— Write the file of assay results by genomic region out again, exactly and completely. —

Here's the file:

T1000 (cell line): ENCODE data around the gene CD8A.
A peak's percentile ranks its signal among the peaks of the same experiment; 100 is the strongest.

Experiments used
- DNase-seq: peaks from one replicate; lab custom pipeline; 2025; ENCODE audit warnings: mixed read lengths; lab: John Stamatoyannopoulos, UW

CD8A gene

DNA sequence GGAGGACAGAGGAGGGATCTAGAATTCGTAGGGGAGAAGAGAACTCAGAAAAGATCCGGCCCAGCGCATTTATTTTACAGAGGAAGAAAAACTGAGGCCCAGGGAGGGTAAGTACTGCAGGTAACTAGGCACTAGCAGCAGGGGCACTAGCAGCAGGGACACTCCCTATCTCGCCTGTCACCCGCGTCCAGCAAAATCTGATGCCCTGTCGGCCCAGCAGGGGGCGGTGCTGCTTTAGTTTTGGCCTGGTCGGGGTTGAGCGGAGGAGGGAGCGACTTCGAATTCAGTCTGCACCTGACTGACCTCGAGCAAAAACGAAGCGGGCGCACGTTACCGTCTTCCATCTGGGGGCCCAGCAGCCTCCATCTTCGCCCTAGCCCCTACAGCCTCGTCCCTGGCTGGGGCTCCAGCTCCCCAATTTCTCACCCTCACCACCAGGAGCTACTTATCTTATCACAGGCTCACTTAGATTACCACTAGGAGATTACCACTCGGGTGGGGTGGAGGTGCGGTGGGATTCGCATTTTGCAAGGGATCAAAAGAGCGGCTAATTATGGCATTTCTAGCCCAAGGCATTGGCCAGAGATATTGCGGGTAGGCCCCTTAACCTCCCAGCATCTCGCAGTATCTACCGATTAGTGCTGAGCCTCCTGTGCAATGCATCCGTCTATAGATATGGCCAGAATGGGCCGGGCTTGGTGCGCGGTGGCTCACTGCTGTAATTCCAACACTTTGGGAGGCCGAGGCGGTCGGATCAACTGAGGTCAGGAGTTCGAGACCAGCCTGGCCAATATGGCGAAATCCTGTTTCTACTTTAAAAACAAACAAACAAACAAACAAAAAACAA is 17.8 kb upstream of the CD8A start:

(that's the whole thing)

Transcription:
T1000 (cell line): ENCODE data around the gene CD8A.
A peak's percentile ranks its signal among the peaks of the same experiment; 100 is the strongest.

Experiments used
- DNase-seq: peaks from one replicate; lab custom pipeline; 2025; ENCODE audit warnings: mixed read lengths; lab: John Stamatoyannopoulos, UW

CD8A gene

DNA sequence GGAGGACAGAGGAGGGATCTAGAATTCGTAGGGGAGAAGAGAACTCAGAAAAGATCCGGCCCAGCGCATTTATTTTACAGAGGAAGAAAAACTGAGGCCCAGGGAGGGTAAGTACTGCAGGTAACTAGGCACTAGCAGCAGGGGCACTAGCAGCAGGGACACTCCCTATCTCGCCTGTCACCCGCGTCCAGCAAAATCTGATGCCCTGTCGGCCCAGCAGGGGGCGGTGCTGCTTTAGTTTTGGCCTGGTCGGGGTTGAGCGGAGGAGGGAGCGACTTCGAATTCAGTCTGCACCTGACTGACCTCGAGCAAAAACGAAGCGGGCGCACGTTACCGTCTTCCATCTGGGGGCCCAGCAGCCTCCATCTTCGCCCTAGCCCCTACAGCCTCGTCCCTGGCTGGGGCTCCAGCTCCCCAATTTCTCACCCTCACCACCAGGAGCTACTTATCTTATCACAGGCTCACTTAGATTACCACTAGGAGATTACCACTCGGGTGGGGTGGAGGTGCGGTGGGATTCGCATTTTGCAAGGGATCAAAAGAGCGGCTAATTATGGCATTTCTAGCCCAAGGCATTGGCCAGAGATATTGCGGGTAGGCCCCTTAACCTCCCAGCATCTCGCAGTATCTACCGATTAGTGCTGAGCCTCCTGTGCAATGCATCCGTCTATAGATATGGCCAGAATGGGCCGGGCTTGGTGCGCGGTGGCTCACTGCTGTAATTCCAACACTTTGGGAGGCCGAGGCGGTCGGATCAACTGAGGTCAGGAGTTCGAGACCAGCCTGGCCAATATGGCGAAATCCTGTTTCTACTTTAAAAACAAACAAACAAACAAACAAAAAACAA is 17.8 kb upstream of the CD8A start: